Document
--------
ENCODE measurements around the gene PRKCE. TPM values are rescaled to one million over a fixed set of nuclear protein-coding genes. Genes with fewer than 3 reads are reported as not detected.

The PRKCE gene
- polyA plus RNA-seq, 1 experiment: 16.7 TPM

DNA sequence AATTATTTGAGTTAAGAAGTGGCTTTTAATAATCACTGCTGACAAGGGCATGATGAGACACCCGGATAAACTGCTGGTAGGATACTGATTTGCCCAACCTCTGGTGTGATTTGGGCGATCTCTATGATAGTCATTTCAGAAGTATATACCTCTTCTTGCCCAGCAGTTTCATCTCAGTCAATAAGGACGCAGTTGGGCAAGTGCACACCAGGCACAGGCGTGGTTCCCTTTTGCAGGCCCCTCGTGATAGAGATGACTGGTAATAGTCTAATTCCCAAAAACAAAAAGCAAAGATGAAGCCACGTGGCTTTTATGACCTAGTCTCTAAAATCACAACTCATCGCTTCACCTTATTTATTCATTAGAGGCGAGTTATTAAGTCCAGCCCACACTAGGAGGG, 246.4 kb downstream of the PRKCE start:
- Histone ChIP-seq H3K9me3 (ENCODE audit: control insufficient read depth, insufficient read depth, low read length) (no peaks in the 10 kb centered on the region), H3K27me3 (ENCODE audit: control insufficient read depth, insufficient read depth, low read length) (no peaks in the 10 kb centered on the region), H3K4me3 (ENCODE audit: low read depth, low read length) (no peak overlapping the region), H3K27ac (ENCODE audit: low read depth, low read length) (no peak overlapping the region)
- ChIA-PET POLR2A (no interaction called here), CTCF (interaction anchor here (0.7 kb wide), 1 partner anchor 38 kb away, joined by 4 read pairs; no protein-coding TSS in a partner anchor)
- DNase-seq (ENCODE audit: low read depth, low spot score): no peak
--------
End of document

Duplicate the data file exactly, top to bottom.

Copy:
ENCODE measurements around the gene PRKCE. TPM values are rescaled to one million over a fixed set of nuclear protein-coding genes. Genes with fewer than 3 reads are reported as not detected.

The PRKCE gene
- polyA plus RNA-seq, 1 experiment: 16.7 TPM

DNA sequence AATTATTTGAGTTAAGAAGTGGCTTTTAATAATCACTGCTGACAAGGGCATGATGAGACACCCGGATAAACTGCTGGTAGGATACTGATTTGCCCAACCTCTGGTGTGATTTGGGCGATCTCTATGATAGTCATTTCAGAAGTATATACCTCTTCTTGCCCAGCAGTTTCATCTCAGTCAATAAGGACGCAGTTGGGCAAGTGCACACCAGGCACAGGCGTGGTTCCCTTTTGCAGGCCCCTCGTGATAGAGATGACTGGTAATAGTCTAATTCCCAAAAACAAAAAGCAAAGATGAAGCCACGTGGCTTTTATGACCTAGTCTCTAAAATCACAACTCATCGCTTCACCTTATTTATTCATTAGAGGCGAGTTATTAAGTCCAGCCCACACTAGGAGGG, 246.4 kb downstream of the PRKCE start:
- Histone ChIP-seq H3K9me3 (ENCODE audit: control insufficient read depth, insufficient read depth, low read length) (no peaks in the 10 kb centered on the region), H3K27me3 (ENCODE audit: control insufficient read depth, insufficient read depth, low read length) (no peaks in the 10 kb centered on the region), H3K4me3 (ENCODE audit: low read depth, low read length) (no peak overlapping the region), H3K27ac (ENCODE audit: low read depth, low read length) (no peak overlapping the region)
- ChIA-PET POLR2A (no interaction called here), CTCF (interaction anchor here (0.7 kb wide), 1 partner anchor 38 kb away, joined by 4 read pairs; no protein-coding TSS in a partner anchor)
- DNase-seq (ENCODE audit: low read depth, low spot score): no peak